Many think the RV sticker (aka tire placard)
or in tire Load & Inflation tables
PSI number is an "Optimum" pressure when it is in
fact, it is the MINIMUM pressure needed to support the GAWR which assumes a
perfect 50/50 side to side split which is unrealistic.
We tire engineers want to ALWAYS protect the tire from overload. We know that pressure will change with changes in the Ambient (air temperature in the shade). We also know that tires will always get warmer when they are driven.
The pressures found in the Load & Inflation tables are almost universal across all tire companies (a handful of Michelin sizes differ by 5 psi or so, so not significantly different) and they are not playing games with tire engineering science.
Unless there is a specific reason, which should be mentioned in a post, we are ALWAYS talking about "cold" inflation pressure as we know that tire pressure changes by about 2% for each change in temperature of the tire as I covered in these posts.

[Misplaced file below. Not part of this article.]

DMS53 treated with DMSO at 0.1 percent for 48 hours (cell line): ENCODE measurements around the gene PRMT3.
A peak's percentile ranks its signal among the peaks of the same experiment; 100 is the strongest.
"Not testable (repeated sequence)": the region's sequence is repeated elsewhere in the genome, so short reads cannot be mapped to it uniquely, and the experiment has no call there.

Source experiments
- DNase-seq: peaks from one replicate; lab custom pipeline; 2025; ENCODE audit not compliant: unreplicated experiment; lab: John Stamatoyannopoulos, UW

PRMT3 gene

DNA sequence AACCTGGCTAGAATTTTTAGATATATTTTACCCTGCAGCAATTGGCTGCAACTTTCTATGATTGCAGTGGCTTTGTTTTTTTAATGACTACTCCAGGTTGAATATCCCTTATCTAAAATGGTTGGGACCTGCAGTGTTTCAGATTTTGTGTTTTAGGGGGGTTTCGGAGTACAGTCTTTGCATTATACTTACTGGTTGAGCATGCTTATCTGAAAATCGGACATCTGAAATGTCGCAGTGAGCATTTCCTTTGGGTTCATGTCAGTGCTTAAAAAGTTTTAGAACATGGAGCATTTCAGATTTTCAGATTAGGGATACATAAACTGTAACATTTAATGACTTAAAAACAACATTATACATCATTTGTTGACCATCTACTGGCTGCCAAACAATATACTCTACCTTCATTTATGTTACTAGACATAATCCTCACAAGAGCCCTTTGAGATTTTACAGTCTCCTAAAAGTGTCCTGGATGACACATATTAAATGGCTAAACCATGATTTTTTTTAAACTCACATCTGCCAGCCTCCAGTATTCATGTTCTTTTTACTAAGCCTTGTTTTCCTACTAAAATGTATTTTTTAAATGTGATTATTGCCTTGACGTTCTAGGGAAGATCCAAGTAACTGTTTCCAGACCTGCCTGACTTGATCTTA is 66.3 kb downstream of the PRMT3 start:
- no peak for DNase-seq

The Short answer to all tire inflation questions.
1. Get the weight on each RV axle from a truck scale (or similar)
2. If you do not get individual tire position weights (aka 4 Corner weights) assume the heavy end of each axle is supporting 51 to 53% of the axle total.
3. Consult tire Load & inflation tables to learn the MINIMUM inflation to run based on the heavy end of each axle.
4. I suggest that your cold inflation on all tires on that axle, be _at least_ 110% of the MINIMUM psi found in the table in #3 above, but do not exceed the max inflation rating for your wheel. (number may be on the wheel or you may need to consult RV company).
5. *Always* run a TPMS with the low pressure warning level set to the pressure in #3 above ( this might take some calculation effort as different TPMS have different ways of setting the warning level.
Post a Comment
Thanks for your comment. We look at each one before posting to keep away the spammers.